DENVER - Rocky Mountain High took on a new meaning Tuesday night as Colorado voters approved legalizing marijuana.
Colorado's amendment allows adults to possess up to 1 ounce of the drug, or six plants. It also directs lawmakers to tax pot up to 15 percent, potentially generating millions for the state.
When state and federal laws conflict, federal law takes precedence. Federal authorities could sue in an attempt to block Amendment 64 from taking effect.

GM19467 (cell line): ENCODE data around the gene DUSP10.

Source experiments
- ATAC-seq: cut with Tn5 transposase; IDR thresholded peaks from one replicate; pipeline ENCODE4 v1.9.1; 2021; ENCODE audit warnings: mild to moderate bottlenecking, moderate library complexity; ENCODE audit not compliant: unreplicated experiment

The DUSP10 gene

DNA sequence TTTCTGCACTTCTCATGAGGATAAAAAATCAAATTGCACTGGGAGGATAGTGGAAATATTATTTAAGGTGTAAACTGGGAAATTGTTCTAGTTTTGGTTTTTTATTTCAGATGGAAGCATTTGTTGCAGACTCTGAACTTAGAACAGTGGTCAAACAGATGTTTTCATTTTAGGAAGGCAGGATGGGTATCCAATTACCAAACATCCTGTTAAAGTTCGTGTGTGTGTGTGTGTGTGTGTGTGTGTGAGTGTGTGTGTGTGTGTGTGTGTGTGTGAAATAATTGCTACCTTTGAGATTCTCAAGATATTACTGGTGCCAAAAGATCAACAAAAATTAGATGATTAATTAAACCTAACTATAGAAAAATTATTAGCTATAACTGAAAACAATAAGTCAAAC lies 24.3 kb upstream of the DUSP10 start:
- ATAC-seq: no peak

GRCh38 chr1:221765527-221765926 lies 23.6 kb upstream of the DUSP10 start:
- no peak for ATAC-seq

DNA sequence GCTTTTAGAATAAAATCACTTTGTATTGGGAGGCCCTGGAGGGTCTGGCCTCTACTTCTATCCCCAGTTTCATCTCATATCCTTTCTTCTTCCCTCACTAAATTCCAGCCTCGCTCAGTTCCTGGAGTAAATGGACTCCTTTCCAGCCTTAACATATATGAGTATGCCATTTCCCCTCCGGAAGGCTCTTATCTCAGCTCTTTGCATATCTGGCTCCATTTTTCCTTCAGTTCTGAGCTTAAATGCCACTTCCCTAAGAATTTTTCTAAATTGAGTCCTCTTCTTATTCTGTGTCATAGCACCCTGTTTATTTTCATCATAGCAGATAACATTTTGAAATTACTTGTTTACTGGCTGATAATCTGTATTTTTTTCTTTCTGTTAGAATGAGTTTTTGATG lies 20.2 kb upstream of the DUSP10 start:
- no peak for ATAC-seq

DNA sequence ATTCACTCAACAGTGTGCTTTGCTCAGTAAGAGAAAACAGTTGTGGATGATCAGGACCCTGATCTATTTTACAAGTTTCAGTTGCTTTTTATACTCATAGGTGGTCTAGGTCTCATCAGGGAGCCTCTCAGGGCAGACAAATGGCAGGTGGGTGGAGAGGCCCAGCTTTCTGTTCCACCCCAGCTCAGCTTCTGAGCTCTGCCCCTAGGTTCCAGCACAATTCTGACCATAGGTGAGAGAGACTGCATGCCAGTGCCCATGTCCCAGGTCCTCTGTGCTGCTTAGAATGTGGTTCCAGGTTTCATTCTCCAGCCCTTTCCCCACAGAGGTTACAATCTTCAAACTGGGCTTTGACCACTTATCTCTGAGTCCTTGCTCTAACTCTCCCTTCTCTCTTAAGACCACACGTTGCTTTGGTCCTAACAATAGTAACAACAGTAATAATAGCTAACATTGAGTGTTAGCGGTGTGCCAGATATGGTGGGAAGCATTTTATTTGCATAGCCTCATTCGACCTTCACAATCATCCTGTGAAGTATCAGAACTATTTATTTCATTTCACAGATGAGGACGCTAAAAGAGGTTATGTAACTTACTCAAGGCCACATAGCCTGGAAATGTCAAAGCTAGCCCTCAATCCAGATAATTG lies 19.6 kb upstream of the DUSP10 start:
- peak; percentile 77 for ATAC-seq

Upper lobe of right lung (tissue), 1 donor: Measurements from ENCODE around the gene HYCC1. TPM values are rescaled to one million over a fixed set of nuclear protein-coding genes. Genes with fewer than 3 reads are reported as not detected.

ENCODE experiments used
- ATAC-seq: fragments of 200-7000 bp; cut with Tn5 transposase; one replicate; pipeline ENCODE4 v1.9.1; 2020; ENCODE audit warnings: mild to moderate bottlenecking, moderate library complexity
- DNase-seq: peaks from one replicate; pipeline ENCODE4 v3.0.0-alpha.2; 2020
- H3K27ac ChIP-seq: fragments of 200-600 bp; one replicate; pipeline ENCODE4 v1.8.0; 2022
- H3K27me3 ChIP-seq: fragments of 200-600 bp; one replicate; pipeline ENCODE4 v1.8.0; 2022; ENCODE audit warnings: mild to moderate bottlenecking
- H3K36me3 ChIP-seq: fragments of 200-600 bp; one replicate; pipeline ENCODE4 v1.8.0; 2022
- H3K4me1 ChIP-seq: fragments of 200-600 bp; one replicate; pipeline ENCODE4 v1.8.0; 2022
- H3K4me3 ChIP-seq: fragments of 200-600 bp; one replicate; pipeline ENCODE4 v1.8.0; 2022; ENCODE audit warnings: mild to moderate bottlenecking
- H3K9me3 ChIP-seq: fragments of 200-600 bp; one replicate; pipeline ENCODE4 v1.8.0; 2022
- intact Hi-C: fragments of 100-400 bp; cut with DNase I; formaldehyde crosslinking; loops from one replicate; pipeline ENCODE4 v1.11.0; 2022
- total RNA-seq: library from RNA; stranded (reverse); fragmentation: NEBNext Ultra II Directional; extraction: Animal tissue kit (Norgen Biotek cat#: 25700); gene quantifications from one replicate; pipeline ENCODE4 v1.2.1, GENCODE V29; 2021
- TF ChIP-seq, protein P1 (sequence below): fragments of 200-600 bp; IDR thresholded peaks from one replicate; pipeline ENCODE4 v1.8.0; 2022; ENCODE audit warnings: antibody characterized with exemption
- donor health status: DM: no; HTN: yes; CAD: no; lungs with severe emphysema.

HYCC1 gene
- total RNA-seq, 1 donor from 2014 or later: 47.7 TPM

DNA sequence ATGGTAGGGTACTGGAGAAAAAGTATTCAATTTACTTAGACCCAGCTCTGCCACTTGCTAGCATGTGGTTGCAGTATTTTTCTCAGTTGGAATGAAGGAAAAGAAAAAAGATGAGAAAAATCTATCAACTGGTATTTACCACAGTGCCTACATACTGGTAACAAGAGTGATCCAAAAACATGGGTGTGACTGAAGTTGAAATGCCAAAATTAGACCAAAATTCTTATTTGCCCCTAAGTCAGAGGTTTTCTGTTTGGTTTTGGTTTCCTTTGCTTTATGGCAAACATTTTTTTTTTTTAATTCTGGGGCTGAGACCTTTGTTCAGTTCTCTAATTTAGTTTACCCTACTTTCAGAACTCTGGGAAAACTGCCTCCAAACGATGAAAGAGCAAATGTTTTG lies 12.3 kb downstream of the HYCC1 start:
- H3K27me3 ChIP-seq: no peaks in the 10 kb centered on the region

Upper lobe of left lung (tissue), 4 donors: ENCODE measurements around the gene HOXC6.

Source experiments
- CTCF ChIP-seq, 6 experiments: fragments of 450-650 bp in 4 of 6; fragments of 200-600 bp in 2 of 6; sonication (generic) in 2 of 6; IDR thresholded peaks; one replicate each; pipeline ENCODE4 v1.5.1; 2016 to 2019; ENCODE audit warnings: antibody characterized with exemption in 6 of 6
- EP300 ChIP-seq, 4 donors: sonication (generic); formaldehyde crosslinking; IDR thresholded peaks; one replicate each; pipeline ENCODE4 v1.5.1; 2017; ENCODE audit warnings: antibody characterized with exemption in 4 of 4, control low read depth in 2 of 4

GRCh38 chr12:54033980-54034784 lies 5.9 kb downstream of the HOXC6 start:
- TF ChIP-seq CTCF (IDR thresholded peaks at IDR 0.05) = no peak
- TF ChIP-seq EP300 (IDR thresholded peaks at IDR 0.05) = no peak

Legalization backers argued that marijuana is no more dangerous than alcohol and should be regulated and taxed. Opponents said legalizing pot would increase its use and make it easier for youths to obtain it.
A measure to legalize marijuana also passed in Washington State but a similar measure failed in Oregon.
The measures will set up a direct challenge to federal drug law.